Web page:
Eighty-two years later, a Kentucky sailor is coming home Skip to content

Eighty-two years later, a Kentucky sailor is coming home

Another Kentucky sailor is coming home nearly 82 years after his life ended on the day President Franklin D. Roosevelt said would “live in infamy.”

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The Oklahoma on fire in Pearl Harbor, December 7, 1941 (photo from Wikimedia Commons)

Another Kentucky sailor is coming home nearly 82 years after his life ended on the day President Franklin D. Roosevelt said would “live in infamy.”

Gov. Andy Beshear's communications office issued a press release announcing that the remains of Navy Seaman First Class Elmer P. Lawrence of Park City will be reburied in Shiloh Baptist Church Cemetery in Railton on July 22 following funeral services at the Barren County house of worship.

Seaman Elmer Lawrence
Seaman First Class Elmer Lawrence

Lawrence, 25, was among 429 USS Oklahoma crewmen who perished on Dec. 7, 1941, during the devastating Japanese surprise air raid on the big Navy base at Pearl Harbor, and Army and Marine air bases elsewhere on Oahu. The attack sent the U.S. into World War II. The torpedoed Okie capsized and sank in the air raid that killed more than 2,400 Americans, including 68 civilians.

“We are saddened to acknowledge the death of another young Kentuckian who died in the attack on Pearl Harbor,” the release quoted the governor. “But we are gratified that modern science and military determination has, against all odds, found him and will bring him home.”

Two years ago, Lawrence’s remains were identified by scientists from the Defense POW/MIA Accounting Agency and the Armed Forces Medical Examiner System. They used “dental and anthropological analysis” and “mitochondrial DNA (mtDNA) and autosomal DNA (auSTR) analysis,” according to the release.

The unidentifiable remains of Lawrence and 393 of his shipmates — sailors and Marines — were ultimately transferred from other cemeteries to Honolulu’s sprawling National Memorial Cemetery of the Pacific, dubbed “the Punchbowl” because it is in the caldera of an extinct volcano.

The names of more than 13,000 World War II soldiers, sailors, airmen, and Marines are recorded on marble monuments in the cemetery’s ten Courts of the Missing.

A bronze rosette, which denotes a veteran has been “accounted for,” will be placed next to Lawrence’s name, if one hasn’t been already.

“Between June and November 2015, Defense POW/MIA Accounting Agency (DPAA) personnel exhumed the USS Oklahoma Unknowns from the Punchbowl for analysis,” the release says.

Eight torpedoes dropped from low-flying torpedo bombers slammed into the 27,500-ton Oklahoma’s port side, blasting gaping holes in the hull. A ninth one finished off the doomed ship, which terrifyingly had rolled on its side, capsized, and sank in the harbor mud. (All told, Japanese pilots, flying off six aircraft carriers, sunk or significantly damaged 21 ships.)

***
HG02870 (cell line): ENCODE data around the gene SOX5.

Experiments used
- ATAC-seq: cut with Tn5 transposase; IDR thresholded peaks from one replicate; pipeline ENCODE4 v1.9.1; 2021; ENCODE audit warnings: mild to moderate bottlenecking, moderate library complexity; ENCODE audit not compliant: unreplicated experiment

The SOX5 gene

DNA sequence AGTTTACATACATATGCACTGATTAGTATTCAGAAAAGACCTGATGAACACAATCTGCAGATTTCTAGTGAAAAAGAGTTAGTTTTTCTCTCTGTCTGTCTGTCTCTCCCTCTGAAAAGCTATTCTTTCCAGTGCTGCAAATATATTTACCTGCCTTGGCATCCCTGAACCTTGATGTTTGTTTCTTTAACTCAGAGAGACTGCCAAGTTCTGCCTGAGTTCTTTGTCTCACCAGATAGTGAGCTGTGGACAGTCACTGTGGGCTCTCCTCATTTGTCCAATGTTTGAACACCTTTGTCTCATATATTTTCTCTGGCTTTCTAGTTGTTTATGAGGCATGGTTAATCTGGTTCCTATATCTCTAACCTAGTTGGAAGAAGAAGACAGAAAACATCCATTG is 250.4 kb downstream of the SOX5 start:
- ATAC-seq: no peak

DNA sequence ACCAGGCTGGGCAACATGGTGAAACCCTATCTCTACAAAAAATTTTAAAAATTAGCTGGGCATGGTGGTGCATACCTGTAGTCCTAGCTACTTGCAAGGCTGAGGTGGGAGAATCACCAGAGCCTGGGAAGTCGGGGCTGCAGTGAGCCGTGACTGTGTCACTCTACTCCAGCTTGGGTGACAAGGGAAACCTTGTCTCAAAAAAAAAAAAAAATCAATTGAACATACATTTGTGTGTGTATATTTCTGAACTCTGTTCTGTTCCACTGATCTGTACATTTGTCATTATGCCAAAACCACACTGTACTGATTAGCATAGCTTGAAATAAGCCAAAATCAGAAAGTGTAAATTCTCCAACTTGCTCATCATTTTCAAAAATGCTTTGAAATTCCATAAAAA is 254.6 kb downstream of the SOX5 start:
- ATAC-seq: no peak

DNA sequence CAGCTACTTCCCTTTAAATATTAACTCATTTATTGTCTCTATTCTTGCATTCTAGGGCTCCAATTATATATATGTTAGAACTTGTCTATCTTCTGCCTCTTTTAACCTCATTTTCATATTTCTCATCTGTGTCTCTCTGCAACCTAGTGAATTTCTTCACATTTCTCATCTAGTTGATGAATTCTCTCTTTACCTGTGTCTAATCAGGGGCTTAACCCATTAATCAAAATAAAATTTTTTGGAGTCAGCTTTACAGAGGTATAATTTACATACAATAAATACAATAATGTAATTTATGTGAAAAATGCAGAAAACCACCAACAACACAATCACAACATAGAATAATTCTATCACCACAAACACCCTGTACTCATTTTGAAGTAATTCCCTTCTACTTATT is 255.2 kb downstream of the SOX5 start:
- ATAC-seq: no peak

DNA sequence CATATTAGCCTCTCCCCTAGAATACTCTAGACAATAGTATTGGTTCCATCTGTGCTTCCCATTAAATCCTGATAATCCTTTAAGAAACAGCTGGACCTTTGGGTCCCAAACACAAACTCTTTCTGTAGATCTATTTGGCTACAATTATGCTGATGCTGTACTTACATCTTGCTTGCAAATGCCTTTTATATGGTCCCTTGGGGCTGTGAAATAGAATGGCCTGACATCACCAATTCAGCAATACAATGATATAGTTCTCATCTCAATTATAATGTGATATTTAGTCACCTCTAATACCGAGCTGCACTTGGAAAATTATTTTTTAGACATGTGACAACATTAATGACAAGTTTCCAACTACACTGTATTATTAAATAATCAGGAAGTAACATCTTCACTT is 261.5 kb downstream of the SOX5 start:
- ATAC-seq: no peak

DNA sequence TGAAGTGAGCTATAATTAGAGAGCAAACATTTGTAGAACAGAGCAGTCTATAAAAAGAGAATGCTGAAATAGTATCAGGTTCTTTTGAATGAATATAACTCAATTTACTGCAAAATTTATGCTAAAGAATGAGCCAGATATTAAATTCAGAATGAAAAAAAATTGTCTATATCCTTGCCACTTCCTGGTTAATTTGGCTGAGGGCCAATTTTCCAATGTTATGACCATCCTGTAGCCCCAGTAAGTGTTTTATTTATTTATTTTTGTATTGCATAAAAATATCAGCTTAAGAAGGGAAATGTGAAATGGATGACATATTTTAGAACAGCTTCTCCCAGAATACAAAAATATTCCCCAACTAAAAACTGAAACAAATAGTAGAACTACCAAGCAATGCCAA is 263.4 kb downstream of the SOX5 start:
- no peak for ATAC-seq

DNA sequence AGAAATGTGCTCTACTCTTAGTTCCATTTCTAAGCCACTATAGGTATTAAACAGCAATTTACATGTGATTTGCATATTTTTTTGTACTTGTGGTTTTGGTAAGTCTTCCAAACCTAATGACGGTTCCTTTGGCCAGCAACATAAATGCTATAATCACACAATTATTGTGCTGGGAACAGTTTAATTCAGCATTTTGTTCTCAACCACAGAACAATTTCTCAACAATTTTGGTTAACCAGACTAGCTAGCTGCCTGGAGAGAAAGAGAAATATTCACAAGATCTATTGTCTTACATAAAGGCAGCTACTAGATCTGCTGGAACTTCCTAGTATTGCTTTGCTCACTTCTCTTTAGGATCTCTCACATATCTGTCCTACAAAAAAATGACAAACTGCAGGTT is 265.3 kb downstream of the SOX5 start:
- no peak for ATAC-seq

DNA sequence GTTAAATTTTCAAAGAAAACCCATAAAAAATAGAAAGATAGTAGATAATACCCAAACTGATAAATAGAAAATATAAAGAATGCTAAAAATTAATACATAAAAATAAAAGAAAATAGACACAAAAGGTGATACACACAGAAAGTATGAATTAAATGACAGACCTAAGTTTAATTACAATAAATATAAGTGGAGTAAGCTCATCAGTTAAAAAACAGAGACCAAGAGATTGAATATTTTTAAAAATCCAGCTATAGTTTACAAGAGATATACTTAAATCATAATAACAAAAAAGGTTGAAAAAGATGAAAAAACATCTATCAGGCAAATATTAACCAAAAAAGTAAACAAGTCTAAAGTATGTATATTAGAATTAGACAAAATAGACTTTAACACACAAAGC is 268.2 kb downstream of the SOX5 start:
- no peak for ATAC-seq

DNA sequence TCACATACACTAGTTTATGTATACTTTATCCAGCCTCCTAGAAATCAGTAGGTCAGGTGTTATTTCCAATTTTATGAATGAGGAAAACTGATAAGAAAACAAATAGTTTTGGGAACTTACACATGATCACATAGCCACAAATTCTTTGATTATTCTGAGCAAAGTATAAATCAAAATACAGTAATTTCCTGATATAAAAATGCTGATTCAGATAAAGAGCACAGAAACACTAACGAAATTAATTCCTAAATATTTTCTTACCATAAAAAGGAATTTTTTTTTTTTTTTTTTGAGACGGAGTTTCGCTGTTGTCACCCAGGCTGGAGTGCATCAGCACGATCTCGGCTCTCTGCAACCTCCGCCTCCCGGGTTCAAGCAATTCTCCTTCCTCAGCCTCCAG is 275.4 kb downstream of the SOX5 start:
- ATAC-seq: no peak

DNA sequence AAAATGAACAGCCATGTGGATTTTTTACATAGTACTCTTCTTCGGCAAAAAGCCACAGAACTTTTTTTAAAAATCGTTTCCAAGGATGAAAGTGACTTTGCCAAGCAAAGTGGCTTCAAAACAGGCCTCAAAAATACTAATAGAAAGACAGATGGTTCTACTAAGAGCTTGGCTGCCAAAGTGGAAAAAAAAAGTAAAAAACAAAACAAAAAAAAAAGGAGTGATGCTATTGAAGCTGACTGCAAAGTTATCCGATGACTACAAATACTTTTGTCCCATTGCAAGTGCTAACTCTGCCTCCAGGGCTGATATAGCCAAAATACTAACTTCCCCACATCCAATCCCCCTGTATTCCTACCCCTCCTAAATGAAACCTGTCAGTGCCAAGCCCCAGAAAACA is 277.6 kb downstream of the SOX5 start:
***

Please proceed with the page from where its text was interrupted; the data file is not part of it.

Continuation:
Sailors and civilian Navy Yard workers managed to cut open the bottom of the Oklahoma and free several men trapped inside. The dead remained entombed in the stricken warship until the Navy began a massive salvage operation in 1943.

Amazingly, work crews managed to turn the Oklahoma upright, patch the hull and refloat the battlewagon. Crew remains were also recovered.

Once righted, the Okie was placed in drydock to be stripped of guns and other usable equipment and patched sufficiently to make it relatively watertight.

But the Navy decided that the 1916-vintage capital ship was too outmoded and too heavily damaged to return to service. So it was decommissioned in 1944 and sold for scrap in December, 1946. In May, 1947, the Oklahoma ingloriously sank under tow from Pearl Harbor to California.

I don’t know if Lawrence knew Machinist’s Mate First Class Ulis Claude Steely of Corbin, another Kentucky sailor on the Oklahoma whose remains were identified and, in 2019, brought home. Steely, who was killed at age 25, is in my book, Kentuckians and Pearl Harbor: Stories from the Day of Infamy, which the University Press of Kentucky published in 2020.

I included a famous quote from the late Albert Benjamin “Happy” Chandler, who was a Kentucky governor and U.S. senator: “I never met a Kentuckian who wasn’t either thinking about going home or actually going home.”

Steely came home in a shiny, silver-colored casket that was flown from Honolulu to Atlanta and on to Lexington. A hearse took him the rest of the way to Corbin. He was buried with military honors in the cemetery at Grace on the Hill Church, where his father pastored.

I also quoted Corbin Mayor Suzie Razmus who told a Louisville Courier-Journal reporter: “The feelings that the country have for the greatest generation is felt very strongly everywhere obviously. But we’re a rural community. Family is everything to us. Home is everything to us.”

Doubtless, family is also everything to the descendants of Seaman Lawrence, whose long journey back to Kentucky is almost over.


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Berry Craig

Berry Craig is a professor emeritus of history at West KY Community College, and an author of seven books and co-author of two more. (Read the rest on the Contributors page.)

Arlington, KY